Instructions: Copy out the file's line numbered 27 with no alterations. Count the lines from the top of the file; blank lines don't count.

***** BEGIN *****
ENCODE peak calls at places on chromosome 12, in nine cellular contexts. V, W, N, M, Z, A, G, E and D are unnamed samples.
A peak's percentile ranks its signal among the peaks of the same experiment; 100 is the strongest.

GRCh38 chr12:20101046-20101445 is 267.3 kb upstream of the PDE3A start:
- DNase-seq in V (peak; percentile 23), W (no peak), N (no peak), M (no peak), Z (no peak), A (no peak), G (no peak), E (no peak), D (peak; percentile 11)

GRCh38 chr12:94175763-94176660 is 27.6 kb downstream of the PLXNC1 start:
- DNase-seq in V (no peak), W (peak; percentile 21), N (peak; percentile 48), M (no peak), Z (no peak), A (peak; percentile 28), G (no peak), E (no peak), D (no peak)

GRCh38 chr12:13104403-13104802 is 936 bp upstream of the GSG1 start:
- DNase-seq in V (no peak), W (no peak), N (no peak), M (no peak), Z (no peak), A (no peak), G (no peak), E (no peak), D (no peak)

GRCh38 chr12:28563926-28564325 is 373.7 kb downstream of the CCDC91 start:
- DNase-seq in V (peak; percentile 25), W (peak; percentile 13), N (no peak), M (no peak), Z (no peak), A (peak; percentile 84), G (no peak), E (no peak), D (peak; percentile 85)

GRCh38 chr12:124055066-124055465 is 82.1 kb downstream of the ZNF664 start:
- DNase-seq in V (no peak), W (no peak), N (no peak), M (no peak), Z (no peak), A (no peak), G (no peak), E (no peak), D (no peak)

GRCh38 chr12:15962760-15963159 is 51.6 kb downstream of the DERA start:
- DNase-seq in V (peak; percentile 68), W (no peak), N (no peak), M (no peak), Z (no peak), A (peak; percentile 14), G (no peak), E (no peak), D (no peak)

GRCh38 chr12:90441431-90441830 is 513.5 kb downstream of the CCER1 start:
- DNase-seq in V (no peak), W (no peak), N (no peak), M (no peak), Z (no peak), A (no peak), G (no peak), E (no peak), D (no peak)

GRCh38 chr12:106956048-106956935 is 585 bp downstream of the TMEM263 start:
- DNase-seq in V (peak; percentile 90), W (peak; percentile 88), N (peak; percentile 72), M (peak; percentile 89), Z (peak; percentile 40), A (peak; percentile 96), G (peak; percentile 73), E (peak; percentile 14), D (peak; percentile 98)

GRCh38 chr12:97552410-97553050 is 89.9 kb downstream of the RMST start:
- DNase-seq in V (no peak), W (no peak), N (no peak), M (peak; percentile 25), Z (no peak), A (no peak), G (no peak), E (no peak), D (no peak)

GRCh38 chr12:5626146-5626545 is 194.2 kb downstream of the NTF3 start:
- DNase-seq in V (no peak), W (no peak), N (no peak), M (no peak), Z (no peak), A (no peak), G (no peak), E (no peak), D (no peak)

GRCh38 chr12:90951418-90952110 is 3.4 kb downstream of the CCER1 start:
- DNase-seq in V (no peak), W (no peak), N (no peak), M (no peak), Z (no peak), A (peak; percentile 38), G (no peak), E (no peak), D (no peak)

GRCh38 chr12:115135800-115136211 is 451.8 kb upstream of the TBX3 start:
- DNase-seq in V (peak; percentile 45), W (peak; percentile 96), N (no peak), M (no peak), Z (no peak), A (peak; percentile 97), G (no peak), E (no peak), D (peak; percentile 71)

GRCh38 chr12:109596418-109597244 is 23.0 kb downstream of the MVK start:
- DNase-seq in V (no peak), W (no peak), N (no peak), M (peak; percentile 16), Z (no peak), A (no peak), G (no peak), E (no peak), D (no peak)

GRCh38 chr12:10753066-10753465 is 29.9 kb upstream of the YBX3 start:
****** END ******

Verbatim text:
GRCh38 chr12:109596418-109597244 is 23.0 kb downstream of the MVK start: